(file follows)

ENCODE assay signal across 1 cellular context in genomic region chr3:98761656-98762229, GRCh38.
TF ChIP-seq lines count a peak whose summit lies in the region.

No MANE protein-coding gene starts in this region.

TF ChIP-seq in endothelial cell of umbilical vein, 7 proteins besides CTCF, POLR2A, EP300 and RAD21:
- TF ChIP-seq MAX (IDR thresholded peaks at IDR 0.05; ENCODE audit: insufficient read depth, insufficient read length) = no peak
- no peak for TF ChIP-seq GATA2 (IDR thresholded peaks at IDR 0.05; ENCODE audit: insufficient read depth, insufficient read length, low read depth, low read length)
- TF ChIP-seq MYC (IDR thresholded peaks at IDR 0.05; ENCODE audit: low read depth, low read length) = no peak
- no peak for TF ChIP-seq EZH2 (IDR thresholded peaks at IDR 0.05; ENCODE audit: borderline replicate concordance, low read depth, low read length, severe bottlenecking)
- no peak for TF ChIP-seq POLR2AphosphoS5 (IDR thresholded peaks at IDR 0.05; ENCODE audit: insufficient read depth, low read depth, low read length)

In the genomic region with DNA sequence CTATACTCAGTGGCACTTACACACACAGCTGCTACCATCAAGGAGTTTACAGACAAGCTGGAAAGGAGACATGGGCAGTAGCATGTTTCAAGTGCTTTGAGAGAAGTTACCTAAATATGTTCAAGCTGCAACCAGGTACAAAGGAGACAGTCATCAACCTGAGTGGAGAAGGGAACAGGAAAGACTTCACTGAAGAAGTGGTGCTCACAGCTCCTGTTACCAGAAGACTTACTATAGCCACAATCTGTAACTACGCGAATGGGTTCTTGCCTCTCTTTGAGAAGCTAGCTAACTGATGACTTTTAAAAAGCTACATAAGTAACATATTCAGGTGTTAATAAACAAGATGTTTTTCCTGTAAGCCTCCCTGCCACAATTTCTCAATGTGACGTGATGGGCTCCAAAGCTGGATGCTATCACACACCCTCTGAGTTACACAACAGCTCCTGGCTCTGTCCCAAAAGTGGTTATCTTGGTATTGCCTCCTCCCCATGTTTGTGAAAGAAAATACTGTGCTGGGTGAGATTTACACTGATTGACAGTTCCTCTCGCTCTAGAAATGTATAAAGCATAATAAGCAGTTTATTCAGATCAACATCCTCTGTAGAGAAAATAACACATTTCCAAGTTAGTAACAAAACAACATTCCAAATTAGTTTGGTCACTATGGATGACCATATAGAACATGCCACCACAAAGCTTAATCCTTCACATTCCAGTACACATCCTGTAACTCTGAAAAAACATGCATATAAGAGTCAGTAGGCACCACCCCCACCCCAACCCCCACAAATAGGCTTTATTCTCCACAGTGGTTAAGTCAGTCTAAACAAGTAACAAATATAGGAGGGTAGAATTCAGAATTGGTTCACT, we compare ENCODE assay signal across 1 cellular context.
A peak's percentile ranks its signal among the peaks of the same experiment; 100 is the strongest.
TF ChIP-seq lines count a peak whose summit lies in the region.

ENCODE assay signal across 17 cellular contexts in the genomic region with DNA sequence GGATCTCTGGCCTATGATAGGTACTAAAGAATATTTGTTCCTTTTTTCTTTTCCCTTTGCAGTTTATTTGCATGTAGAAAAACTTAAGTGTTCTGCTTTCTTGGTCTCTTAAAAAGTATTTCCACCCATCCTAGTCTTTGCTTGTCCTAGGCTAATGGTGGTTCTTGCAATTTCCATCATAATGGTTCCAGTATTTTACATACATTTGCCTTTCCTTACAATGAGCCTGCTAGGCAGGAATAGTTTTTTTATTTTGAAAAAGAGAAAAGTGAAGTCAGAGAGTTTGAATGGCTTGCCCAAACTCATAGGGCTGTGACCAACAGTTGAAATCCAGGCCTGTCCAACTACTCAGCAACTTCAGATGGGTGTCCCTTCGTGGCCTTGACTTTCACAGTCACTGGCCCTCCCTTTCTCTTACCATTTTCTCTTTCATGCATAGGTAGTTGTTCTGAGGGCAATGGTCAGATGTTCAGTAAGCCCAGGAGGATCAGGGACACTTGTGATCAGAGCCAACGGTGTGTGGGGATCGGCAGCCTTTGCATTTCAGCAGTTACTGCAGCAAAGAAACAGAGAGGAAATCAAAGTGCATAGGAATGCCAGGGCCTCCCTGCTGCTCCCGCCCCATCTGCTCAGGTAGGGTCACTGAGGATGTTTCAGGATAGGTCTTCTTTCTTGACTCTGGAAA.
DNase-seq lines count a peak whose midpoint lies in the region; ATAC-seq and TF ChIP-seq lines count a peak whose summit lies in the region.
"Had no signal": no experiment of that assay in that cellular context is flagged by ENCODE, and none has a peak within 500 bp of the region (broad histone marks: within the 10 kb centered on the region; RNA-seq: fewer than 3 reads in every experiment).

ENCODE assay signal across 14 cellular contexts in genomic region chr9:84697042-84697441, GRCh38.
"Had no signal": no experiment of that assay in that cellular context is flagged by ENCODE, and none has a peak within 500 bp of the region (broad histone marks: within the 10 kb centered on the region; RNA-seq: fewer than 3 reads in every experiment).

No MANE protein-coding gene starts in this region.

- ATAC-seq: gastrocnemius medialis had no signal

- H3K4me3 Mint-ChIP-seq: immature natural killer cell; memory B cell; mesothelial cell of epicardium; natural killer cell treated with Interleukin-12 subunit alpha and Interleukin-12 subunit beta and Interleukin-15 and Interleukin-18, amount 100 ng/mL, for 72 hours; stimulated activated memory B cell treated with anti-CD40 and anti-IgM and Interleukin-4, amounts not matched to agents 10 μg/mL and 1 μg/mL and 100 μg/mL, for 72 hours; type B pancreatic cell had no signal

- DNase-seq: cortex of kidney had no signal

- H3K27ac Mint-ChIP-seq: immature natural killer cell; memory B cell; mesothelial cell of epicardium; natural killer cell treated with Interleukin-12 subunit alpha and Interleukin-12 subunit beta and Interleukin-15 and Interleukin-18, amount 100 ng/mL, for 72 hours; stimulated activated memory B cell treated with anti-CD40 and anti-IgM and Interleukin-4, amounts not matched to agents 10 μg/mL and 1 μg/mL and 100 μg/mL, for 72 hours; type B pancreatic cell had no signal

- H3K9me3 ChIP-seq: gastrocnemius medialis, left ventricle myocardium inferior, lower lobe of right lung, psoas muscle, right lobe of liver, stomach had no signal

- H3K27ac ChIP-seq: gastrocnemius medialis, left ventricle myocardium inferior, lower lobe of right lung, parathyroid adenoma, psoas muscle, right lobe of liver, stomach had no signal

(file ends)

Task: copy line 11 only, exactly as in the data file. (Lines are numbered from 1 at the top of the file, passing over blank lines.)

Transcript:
A peak's percentile ranks its signal among the peaks of the same experiment; 100 is the strongest.